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A Different Meaning

Clarence Michael James Stanislaus Dennis 1876 (Auburn) – 1938 (Melbourne)

It is truly as lucid as lucid can be;
It is plain as the nose on your face
Though the tactics may be a disgrace, don't you see,
The tactician is not a disgrace.
He may wobble and swerve and crayfish and curve
It is all of it part of the game
But you mustn't say 'Wobbler,' for, prithee, observe
That the meaning is not quite the same.

One might carry this argument ever so far
There is not the least good in denying
That though a man's talk may be lies you must baulk
At describing the talker as 'lying.'
His work may be slow, but it's nonsense, you know.
To declare that the man's a 'slow worker.'
And it he should shirk in the House all his work
'Twould be foolish to call him a 'shirker.'

In quoting such things one could fill up a ream;
It is so to the end of the chatter.
A man who adapts his adversary's scheme,
He need never be called an 'adapter.'
And if he should fuse, it is not the least use
To describe him as being a 'Fuser.'
Such a use of the word is distinctly absurd,
And would earn but contempt for the user.

For a statesman's a statesman right on to the end,
Never mind what his actions resemble;
He may bargain and palter and stumble and falter
And wheedle and scheme and dissemble.
But, observe, these are acts, and though probably facts
That would earn for the mere politician
A horrible name, it is not quite the same
When applied to a master tactician.

And so, you electors, when chewing the ended
Of reflection, attend to this study.
And observe, though a member may meddle with mud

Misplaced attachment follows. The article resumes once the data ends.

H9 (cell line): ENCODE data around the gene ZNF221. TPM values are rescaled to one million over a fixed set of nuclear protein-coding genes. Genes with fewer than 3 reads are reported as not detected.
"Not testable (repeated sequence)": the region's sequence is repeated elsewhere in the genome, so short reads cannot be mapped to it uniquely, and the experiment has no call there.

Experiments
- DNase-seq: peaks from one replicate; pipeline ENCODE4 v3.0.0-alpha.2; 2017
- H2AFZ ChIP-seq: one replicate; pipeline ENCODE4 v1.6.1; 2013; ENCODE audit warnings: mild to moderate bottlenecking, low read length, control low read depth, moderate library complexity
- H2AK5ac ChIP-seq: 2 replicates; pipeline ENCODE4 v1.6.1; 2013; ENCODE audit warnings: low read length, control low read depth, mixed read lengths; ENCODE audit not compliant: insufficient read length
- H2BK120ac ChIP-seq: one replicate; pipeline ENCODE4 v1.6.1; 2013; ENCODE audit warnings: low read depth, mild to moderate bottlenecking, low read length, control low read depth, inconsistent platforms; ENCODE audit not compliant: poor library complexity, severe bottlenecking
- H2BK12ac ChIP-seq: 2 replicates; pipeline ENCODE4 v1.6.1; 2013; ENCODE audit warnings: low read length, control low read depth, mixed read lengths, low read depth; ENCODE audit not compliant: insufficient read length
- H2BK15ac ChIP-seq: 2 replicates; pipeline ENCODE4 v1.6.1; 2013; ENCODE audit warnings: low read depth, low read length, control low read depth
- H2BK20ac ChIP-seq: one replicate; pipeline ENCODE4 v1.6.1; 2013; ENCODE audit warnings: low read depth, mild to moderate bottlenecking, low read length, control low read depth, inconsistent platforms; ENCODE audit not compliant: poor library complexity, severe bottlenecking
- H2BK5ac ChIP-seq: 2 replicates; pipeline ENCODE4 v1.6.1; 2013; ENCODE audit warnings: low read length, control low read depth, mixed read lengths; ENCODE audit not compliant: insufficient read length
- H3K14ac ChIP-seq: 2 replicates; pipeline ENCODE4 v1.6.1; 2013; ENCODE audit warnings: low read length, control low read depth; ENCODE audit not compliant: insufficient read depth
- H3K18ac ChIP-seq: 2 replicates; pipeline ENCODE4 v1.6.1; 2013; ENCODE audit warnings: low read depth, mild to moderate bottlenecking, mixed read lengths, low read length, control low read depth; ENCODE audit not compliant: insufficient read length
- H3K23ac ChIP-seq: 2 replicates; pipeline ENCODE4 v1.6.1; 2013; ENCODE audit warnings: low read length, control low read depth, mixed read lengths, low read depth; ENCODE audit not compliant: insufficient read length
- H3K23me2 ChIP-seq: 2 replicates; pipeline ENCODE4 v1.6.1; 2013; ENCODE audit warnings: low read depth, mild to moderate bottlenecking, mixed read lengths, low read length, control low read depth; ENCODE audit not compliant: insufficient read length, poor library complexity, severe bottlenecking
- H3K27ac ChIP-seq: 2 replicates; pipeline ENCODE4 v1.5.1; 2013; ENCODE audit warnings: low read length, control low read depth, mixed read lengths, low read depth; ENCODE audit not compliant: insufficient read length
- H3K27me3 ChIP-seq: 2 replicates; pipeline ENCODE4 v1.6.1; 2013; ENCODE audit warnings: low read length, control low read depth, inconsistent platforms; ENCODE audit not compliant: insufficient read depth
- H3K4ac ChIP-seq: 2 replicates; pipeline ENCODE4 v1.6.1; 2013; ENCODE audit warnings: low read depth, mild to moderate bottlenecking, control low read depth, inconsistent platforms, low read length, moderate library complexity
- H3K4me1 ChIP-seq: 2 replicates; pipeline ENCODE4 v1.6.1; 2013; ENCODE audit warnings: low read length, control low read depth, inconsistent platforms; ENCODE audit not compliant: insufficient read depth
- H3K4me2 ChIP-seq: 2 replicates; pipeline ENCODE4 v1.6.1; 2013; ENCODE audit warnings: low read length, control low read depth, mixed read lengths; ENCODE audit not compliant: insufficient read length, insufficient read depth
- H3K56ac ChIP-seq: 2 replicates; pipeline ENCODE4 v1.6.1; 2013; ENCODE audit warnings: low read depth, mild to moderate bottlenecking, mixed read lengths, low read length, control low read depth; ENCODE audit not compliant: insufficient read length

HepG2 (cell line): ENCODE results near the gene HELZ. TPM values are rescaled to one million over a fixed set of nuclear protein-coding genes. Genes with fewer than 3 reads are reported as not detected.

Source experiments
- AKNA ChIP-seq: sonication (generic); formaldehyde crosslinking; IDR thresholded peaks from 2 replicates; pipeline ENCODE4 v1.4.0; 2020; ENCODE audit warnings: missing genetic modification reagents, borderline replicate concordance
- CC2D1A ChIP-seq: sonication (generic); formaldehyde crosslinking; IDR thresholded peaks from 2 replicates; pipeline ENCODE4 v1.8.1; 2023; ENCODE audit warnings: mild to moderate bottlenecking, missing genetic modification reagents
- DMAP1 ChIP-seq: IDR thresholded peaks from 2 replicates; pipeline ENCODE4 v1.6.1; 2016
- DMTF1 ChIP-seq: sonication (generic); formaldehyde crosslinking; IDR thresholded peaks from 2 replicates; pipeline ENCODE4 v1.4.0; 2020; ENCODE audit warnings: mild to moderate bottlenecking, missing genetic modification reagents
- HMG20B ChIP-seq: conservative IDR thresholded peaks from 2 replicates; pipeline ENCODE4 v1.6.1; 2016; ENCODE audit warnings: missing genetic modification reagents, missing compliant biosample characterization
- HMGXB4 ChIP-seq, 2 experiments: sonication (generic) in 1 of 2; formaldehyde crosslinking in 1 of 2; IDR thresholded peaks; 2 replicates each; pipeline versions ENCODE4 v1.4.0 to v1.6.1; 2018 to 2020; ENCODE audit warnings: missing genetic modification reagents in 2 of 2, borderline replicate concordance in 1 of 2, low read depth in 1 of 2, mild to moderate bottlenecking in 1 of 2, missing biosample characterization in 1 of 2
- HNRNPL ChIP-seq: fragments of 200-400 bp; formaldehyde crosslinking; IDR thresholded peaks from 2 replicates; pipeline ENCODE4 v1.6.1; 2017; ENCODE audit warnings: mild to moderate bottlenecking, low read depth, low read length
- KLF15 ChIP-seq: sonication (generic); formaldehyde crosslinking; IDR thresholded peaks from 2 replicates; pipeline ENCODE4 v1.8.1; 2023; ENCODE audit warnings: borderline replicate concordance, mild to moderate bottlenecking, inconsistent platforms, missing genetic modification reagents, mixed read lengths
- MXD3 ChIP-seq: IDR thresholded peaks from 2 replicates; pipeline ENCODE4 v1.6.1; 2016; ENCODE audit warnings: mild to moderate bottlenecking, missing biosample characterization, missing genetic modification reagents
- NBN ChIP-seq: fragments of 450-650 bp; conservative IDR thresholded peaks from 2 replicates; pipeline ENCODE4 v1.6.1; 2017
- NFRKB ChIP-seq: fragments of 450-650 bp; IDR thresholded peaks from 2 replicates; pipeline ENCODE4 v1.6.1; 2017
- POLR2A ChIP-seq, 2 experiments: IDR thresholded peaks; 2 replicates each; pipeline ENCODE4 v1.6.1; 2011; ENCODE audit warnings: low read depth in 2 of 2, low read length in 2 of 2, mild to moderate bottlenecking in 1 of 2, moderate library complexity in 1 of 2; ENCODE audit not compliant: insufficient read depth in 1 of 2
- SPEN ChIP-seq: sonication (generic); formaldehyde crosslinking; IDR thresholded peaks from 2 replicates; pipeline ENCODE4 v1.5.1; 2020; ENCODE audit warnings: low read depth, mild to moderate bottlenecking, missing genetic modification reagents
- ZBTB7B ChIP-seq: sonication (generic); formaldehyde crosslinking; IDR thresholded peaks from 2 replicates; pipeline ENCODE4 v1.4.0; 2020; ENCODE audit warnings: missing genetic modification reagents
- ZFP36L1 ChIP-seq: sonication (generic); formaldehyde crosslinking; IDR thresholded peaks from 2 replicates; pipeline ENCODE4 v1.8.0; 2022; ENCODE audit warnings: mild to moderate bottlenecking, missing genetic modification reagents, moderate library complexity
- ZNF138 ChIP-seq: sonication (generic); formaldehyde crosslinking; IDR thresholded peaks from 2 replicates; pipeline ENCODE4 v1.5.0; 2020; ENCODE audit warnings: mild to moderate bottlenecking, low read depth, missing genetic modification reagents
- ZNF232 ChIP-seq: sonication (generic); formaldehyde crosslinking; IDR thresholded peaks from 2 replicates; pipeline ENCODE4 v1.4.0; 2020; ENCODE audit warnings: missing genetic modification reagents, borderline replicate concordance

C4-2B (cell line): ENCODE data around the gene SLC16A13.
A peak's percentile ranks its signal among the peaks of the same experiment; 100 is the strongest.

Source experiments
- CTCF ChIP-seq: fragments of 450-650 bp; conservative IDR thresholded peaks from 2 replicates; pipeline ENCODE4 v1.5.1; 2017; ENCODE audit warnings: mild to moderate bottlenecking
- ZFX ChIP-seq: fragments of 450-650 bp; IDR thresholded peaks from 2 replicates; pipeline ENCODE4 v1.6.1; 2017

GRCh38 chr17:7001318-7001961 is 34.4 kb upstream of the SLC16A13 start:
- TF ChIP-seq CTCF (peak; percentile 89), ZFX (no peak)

He in not, of necessity, muddy.
Though he turns like a weathercock ten ways at once,
Till you never know which way he's leaning,
To call him a weathercock proves you a dunce,
For it has quite a different meaning.

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Submitted on May 13, 2011

1:42 min read
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Clarence Michael James Stanislaus Dennis

Clarence Michael James Stanislaus Dennis, better known as C. J. Dennis, was an Australian poet known for his humorous poems, especially "The Songs of a Sentimental Bloke", published in the early 20th century. Though Dennis's work is less well known today, his 1915 publication of The Sentimental Bloke sold 65,000 copies in its first year, and by 1917 he was the most prosperous poet in Australian history. Together with Banjo Paterson and Henry Lawson, both of whom he had collaborated with, he is often considered among Australia's three most famous poets. While attributed to Lawson by 1911, Dennis later claimed he himself was the 'laureate of the larrikin'. When he died at the age of 61, the Prime Minister of Australia Joseph Lyons suggested he was destined to be remembered as the 'Australian Robert Burns'. more…

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